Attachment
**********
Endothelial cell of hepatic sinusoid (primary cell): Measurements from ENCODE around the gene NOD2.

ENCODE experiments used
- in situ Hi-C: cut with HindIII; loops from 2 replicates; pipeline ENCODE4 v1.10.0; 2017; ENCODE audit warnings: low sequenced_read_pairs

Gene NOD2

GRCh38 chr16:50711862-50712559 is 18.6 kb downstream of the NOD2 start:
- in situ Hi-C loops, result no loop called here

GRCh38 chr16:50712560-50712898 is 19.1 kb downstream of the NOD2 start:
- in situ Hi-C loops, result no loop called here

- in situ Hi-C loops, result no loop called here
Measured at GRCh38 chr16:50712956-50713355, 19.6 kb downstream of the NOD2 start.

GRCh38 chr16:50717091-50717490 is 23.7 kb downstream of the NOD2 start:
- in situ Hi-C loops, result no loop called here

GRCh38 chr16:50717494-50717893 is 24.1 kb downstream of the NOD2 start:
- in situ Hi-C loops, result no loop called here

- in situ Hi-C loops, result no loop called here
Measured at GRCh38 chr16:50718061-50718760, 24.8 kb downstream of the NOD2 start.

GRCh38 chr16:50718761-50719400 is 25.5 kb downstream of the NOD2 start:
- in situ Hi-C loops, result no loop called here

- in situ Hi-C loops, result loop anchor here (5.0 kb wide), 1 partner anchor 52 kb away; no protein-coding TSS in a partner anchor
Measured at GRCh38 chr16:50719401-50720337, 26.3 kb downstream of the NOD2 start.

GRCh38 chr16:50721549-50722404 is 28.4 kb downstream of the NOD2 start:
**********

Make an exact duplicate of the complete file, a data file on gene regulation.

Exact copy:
Endothelial cell of hepatic sinusoid (primary cell): Measurements from ENCODE around the gene NOD2.

ENCODE experiments used
- in situ Hi-C: cut with HindIII; loops from 2 replicates; pipeline ENCODE4 v1.10.0; 2017; ENCODE audit warnings: low sequenced_read_pairs

Gene NOD2

GRCh38 chr16:50711862-50712559 is 18.6 kb downstream of the NOD2 start:
- in situ Hi-C loops, result no loop called here

GRCh38 chr16:50712560-50712898 is 19.1 kb downstream of the NOD2 start:
- in situ Hi-C loops, result no loop called here

- in situ Hi-C loops, result no loop called here
Measured at GRCh38 chr16:50712956-50713355, 19.6 kb downstream of the NOD2 start.

GRCh38 chr16:50717091-50717490 is 23.7 kb downstream of the NOD2 start:
- in situ Hi-C loops, result no loop called here

GRCh38 chr16:50717494-50717893 is 24.1 kb downstream of the NOD2 start:
- in situ Hi-C loops, result no loop called here

- in situ Hi-C loops, result no loop called here
Measured at GRCh38 chr16:50718061-50718760, 24.8 kb downstream of the NOD2 start.

GRCh38 chr16:50718761-50719400 is 25.5 kb downstream of the NOD2 start:
- in situ Hi-C loops, result no loop called here

- in situ Hi-C loops, result loop anchor here (5.0 kb wide), 1 partner anchor 52 kb away; no protein-coding TSS in a partner anchor
Measured at GRCh38 chr16:50719401-50720337, 26.3 kb downstream of the NOD2 start.

GRCh38 chr16:50721549-50722404 is 28.4 kb downstream of the NOD2 start: